Just to let you know….I have now used this recipe nearly every 3-6 months for past several years, and I’m making a batch right now. ( I have 3 mashed potato/gravy, loving teens ). It is truly awesome, a huge time saver and foolproof for those like me who can’t make gravy. Why wait only for Thanksgiving?
For those who asked, I, too, have never found turkey wings but always have used turkey legs. It works just great.
Thanks so much for your recipes!
I’ve been making my ‘pre-Holiday’ gravy for a few years (made a few days ahead). It’s almost like your recipe, but here’s my version:
I roast turkey legs, wings & neck until browned and lots of ‘goodies’ on bottom of pan. Simultaneously, I boil to reduce about 4-6 quarts of turkey broth with lots of chopped onion, carrots, celery, parsley and some garlic. When broth is reduced to about 2/3 left, I strain out all the veggies and press them thru the strainer to make them give up all their juices.
Then, I cut up all the roasted turkey parts and all the ‘goodies’ on bottom of pan (which I soak off with more broth) and let the meat slow boil for about an hour. Strain it all again. Cool and refrigerate. Day or two before Holiday: Scrape the fat off the top as it solidified. Make a classic roux with butter and flour (lots) and add the strained broth. Gently boil until gravy thickens. Whatever drippings you get when the turkey has been roasted, can be added to your ‘pre-gravy’…I love my large fat-separator container. Just heat everything up on the Holiday.
This recipe has just become my new favourite Thanksgiving recipe! I used it for our big turkey dinner this year and we had a TON of flavourful rich gravy. I served dinner for 15 people and still had a big bowl leftover for hot turkey sandwiches the next day. I will do this for every turkey dinner I make from now on. Thank you for this!
It’s the best!
This gravy sounds delicious I am wondering if you could make chicken gravy using this method?
Yes you can.
I tried to read all the comments (and didn’t see it mentioned) before asking this question, but what is the reason for the apple cider vinegar. My family raves about my turkey gravy, but I haven’t ever made it the day before. I am going to give it a try making it the day before.
The flavor it adds.
Rose Johnson says
I called ahead to my local grocer and they do not have turkey wings. Can I use turkey legs?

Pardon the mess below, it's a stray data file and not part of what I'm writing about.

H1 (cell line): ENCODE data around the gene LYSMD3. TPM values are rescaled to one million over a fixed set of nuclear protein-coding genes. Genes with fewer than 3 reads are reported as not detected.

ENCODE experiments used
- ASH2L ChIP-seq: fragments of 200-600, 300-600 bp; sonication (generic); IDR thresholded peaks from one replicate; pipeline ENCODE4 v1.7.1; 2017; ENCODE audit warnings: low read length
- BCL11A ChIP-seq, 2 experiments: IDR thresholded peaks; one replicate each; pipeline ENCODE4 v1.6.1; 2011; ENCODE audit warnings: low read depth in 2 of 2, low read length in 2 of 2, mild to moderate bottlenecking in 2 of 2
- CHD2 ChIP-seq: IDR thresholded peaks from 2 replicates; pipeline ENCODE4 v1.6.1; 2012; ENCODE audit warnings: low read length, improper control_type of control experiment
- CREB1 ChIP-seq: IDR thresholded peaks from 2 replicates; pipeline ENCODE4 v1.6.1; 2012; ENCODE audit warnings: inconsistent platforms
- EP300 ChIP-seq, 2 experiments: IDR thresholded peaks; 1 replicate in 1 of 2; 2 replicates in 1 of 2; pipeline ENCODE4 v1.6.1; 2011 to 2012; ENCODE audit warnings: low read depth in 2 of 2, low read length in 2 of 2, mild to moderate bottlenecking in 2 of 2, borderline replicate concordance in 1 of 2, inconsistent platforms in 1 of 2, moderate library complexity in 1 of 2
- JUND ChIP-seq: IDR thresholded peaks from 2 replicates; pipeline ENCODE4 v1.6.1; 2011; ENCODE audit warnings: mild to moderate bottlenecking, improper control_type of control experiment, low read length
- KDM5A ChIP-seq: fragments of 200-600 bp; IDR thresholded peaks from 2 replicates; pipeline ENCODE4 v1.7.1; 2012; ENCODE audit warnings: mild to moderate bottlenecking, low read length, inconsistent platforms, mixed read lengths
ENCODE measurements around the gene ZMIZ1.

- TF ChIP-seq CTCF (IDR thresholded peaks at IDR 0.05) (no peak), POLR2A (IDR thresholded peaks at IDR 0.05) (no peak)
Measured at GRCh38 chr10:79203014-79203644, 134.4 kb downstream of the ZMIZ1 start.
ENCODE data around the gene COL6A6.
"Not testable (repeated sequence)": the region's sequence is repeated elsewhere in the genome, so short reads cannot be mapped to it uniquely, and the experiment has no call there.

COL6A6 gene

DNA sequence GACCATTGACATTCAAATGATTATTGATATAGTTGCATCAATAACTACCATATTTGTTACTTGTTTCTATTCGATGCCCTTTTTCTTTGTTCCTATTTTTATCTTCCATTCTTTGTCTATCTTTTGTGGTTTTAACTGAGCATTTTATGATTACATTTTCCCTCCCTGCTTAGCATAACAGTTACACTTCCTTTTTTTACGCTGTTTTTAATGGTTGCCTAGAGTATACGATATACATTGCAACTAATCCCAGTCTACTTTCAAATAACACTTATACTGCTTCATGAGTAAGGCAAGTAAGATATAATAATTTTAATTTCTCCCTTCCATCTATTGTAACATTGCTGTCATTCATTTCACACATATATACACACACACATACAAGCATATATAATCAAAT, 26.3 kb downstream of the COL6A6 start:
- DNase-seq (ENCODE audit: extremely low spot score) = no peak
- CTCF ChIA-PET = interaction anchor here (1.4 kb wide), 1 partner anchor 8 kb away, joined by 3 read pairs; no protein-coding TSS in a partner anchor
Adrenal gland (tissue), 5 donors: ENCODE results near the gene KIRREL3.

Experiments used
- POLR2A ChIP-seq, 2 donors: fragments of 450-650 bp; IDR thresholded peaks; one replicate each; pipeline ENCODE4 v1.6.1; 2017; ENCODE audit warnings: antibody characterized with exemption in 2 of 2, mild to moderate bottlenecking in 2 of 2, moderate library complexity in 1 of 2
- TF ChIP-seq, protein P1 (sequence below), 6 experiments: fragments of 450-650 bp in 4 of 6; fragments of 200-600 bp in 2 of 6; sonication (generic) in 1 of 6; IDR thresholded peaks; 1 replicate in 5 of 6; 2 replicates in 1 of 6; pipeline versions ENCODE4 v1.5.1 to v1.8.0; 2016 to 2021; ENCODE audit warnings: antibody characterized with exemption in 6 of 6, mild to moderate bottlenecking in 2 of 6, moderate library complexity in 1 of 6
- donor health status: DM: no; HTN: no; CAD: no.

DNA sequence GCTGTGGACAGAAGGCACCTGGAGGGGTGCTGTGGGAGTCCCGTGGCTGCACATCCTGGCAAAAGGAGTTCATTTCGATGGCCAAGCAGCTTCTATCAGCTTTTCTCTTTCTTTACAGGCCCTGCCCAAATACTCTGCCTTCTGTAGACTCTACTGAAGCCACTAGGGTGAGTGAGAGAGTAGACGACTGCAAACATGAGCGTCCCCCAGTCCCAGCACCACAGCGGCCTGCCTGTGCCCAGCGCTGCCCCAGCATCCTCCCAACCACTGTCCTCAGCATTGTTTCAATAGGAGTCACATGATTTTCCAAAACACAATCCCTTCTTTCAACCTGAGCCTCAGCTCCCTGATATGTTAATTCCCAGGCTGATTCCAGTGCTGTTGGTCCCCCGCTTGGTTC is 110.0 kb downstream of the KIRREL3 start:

I don’t have a stock pot so can I use cast iron?
I think you could. I use a Dutch oven, but an enamel one.
If it is too thick on day of use, do i just add water to thin it out?
I might use milk or broth.
Robin D says
This is a great idea!! Can I make it totally and keep Inn fridge, or do I just make the stock and finish the gravy last minute? I’d love to just warm it up that day!!
You can do it either way.
Pattie W. says
When adding the de-fatted stock to the roux, should the stock be cold (from the frig), or warmed up?
I’m looking forward to trying this method.
Can you freeze this gravy?
I’ve never tried it, but I think you could without issue.
This is a great idea! I’m making my first thanksgiving dinner this year and worried about the gravy. If I want to make this the weekend before, would I stop at the part of putting it in the fridge then just do the part of thickening it on the stove on thanksgiving?
Can I feeeze it or would it stay in the fridge ok until Thursday?
Thanks for your help!
Just make the whole gravy. If you make it Sunday evening, should be okay until Thursday.
Can I use turkey legs instead
Pattie W says
I have the stock done. I followed directions. It is dark and lovely. The whole house smelled wonderful. However, I am worried about something. I tasted the finished stock, and it doesn’t taste as good as it looks. I didn’t use any salt or anything while simmering. I’m worried. Has anyone else had this happen.?
I’m thinking I might have to use something like Better than Bullion, turkey flavor, in the end after I thicken. HELP!
The stock is not salted and really doesn’t have a flavor until you finish the gravy as directed. Salt to taste at the end.
Pattie W says
WHEW! Thanks Cathy.
Pattie W says
It’s done!!! It’s wonderful!! Cathy was right. The stock itself isn’t all that flavorful. However, when you get the gravy completed, and you add the salt, and pepper if you want, it transforms!
I cannot lie, I did use a tsp of Better than Boullion turkey flavor. I love this stuff, and buy various flavors. I had it and it was calling my name from the frig, so I used it. I probably could have stopped after the salt and pepper, but it all worked out.
I plan to freeze the completed gravy and thaw for thanksgiving, and just re-heat the day of. Can’t wait!!! I know every one will love it. Oh, I got just a tad under the 3 cup mark for the finished gravy.
Hi! I’m making gravy early this year for Thanksgiving. My brother is gluten free. Can I substitute regular flour in this recipe for a 1:1, such as Bobs Red Mill? That would make life so much easier! 🙂 Thanks!
I am not an expert in gluten free flour so I’m really not sure.
Marla Lackey says
I have made this type gravy recipe for 30 years…and always with flour. However, I know several people who use cornstarch to thicken their gravy. Might be worth a try.
I couldn’t find any turkey legs so got chicken instead. Do u think it’ll still taste good with the turkey? I could could probably add some dropping’s from the turkey if I make the gravy after it’s cook. Thanks!
I’m sure it will taste good. Just not like turkey:).
Do you roast in the oven covered or uncovered? I’ve made this a few times in my dutch oven and have it started for tonight. Some things get a little charred, dry and uncovered – made me think, should I be covering? Thanks! It’s a great recipe.
I roast uncovered in the lower part of my oven.
Just strained the wings & veggies and put the stock in the fridge to defat. It looks and smells amazing, a nice rich brown. 6 cups of water yielded 2.5 cups of stock. Is that about right?